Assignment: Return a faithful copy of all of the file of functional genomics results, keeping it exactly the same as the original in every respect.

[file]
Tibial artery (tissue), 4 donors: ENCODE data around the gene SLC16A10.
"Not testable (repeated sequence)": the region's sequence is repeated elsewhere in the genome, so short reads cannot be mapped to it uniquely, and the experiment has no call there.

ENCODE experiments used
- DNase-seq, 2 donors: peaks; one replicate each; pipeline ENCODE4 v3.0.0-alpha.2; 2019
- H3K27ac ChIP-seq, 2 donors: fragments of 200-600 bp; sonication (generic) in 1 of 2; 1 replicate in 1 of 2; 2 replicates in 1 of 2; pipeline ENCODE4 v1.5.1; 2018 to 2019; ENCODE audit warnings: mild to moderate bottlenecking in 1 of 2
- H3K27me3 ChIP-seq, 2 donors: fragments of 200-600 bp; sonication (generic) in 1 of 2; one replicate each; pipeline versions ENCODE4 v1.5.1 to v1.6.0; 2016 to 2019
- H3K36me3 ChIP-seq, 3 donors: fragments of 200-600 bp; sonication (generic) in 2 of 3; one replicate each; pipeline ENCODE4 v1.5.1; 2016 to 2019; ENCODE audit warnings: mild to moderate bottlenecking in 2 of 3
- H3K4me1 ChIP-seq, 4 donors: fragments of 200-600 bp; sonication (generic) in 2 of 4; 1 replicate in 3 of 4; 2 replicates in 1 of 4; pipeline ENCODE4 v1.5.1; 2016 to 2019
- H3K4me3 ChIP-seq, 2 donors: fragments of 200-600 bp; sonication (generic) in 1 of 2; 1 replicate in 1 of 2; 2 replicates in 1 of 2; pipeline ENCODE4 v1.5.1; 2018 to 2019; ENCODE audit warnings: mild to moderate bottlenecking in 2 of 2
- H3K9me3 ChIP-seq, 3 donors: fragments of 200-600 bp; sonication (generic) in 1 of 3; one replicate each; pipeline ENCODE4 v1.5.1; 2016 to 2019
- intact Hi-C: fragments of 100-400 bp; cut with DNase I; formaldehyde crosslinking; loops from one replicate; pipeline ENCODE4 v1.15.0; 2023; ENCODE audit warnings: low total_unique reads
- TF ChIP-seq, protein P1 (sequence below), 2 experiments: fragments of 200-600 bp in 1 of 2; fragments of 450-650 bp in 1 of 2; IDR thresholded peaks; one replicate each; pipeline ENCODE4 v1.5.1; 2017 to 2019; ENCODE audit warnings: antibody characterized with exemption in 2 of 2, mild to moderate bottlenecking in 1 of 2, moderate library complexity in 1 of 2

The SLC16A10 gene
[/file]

Tibial artery (tissue), 4 donors: ENCODE data around the gene SLC16A10.
"Not testable (repeated sequence)": the region's sequence is repeated elsewhere in the genome, so short reads cannot be mapped to it uniquely, and the experiment has no call there.

ENCODE experiments used
- DNase-seq, 2 donors: peaks; one replicate each; pipeline ENCODE4 v3.0.0-alpha.2; 2019
- H3K27ac ChIP-seq, 2 donors: fragments of 200-600 bp; sonication (generic) in 1 of 2; 1 replicate in 1 of 2; 2 replicates in 1 of 2; pipeline ENCODE4 v1.5.1; 2018 to 2019; ENCODE audit warnings: mild to moderate bottlenecking in 1 of 2
- H3K27me3 ChIP-seq, 2 donors: fragments of 200-600 bp; sonication (generic) in 1 of 2; one replicate each; pipeline versions ENCODE4 v1.5.1 to v1.6.0; 2016 to 2019
- H3K36me3 ChIP-seq, 3 donors: fragments of 200-600 bp; sonication (generic) in 2 of 3; one replicate each; pipeline ENCODE4 v1.5.1; 2016 to 2019; ENCODE audit warnings: mild to moderate bottlenecking in 2 of 3
- H3K4me1 ChIP-seq, 4 donors: fragments of 200-600 bp; sonication (generic) in 2 of 4; 1 replicate in 3 of 4; 2 replicates in 1 of 4; pipeline ENCODE4 v1.5.1; 2016 to 2019
- H3K4me3 ChIP-seq, 2 donors: fragments of 200-600 bp; sonication (generic) in 1 of 2; 1 replicate in 1 of 2; 2 replicates in 1 of 2; pipeline ENCODE4 v1.5.1; 2018 to 2019; ENCODE audit warnings: mild to moderate bottlenecking in 2 of 2
- H3K9me3 ChIP-seq, 3 donors: fragments of 200-600 bp; sonication (generic) in 1 of 3; one replicate each; pipeline ENCODE4 v1.5.1; 2016 to 2019
- intact Hi-C: fragments of 100-400 bp; cut with DNase I; formaldehyde crosslinking; loops from one replicate; pipeline ENCODE4 v1.15.0; 2023; ENCODE audit warnings: low total_unique reads
- TF ChIP-seq, protein P1 (sequence below), 2 experiments: fragments of 200-600 bp in 1 of 2; fragments of 450-650 bp in 1 of 2; IDR thresholded peaks; one replicate each; pipeline ENCODE4 v1.5.1; 2017 to 2019; ENCODE audit warnings: antibody characterized with exemption in 2 of 2, mild to moderate bottlenecking in 1 of 2, moderate library complexity in 1 of 2

The SLC16A10 gene